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Thursday 1st February 2018

Isaac Newton Institute

Cambridge,
United Kingdom

Background

Understanding how uncertainty affects real decision-making is an essential part of developing uncertainty quantification (UQ) as a useful intellectual discipline.  On the industrial and commercial side, uncertainty arising from the increasing use of computer modelling affects decisions in areas such as new technology, design, manufacturing, long-term infrastructure investment and insurance. In the public sector, there are very topical issues on health and safety.

Uncertainty quantification is a broad phrase used to describe methodologies for taking account of uncertainties when mathematical and computer models are used to describe real-world phenomena. The scientific challenges of modern life, the recent rapid growth in computing power and the demand for more accurate and precise predictions in areas affecting improved infrastructures, public safety and economic well-being have spawned a recent surge in UQ activity. New UQ methodologies have and are continuing to be developed by statisticians and applied mathematicians independently.

This event is part of the six month Programme at the INI on Uncertainty Quantification for Complex Systems: Theory and Methodologies and will concentrate on how to handle uncertainty arising from the use of mathematical models.

Aims and Objectives

This knowledge exchange event by the Turing Gateway to Mathematics will open up the discussion to a wide audience, including those working in biotechnology, healthcare, medicine, manufacturing, finance, defence, engineering, security, Government and the public sector.

The introductory talks will highlight the key issues raised from the Programme so far and summarise the outputs from the initial workshop on key Uncertainty Quantification methodologies.

Three end-user sessions will include talks from the engineering, financial and healthcare sectors. Speakers will describe how uncertainty is managed at present in their organisations and the challenges they face. Each session will include time for discussion and feedback from the audience.

The main aims of the day will be to:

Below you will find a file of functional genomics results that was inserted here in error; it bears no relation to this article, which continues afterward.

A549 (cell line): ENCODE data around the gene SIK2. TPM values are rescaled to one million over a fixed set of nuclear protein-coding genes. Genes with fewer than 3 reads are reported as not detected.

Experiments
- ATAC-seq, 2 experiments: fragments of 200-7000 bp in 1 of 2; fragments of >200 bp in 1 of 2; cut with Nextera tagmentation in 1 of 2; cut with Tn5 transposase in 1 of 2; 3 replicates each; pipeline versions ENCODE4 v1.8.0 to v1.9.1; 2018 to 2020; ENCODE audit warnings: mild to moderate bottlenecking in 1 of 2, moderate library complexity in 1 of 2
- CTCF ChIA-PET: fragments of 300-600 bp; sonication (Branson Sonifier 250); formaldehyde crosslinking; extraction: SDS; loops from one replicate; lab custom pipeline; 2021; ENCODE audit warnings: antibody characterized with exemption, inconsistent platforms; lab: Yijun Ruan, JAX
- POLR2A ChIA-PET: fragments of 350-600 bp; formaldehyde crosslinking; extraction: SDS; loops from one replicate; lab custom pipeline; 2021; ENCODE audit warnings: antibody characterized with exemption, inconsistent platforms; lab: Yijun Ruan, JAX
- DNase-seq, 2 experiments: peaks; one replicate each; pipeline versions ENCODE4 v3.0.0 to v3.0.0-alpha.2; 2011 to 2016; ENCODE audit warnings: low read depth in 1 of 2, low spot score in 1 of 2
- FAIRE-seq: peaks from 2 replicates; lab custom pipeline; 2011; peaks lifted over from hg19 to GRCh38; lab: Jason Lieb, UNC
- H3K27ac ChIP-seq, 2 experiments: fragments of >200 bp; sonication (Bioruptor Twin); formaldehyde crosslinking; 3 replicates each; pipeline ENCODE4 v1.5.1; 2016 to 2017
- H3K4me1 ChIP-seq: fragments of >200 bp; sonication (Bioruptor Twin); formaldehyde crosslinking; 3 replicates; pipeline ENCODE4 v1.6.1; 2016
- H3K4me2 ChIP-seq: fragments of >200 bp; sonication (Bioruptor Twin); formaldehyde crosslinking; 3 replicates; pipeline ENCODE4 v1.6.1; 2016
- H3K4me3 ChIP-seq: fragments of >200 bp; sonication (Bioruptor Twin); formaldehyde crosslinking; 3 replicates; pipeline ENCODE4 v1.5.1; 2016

• Describe how uncertainty is managed at present in a number of organisations.
  • Try to capture what is required from an operationally useful methodology of uncertainty in the future.
  • Explore if we can cross-fertilise, for example, between engineering, finance and medicine.
  • Ask which current methodologies will be most relevant and can we see over the horizon?

Discussion will be encouraged and the results will feed back into the development of subsequent workshops and also to serve to scope and focus a second satellite meeting that will take place later in the year. 

The workshop will include a poster exhibition, which will run during the lunch and the drinks/networking session. If you would like to exhibit a poster, please include this under "Additional Information" in your registration. 

Registration and Venue

To register please use the Registration link above. A registration fee is charged to cover attendance at this event.

This is £25 for academic attendees and £50 for industrial attendees. Please use this link to make payment.

There is no fee for registered participants of the INI Uncertainty Quantification for Complex Systems Programme.
 
Once you have registered you will be sent a payment link – payment will secure your place and final details will be sent about a week before the event. 

The workshop will take place at the Isaac Newton Institute for Mathematical Sciences in Cambridge. Please see the Isaac Newton Institute website for further information about the venue.

Please note that the Models to Decisions Network will hold its Annual Conference in June 2018,  during the INI Research Programme.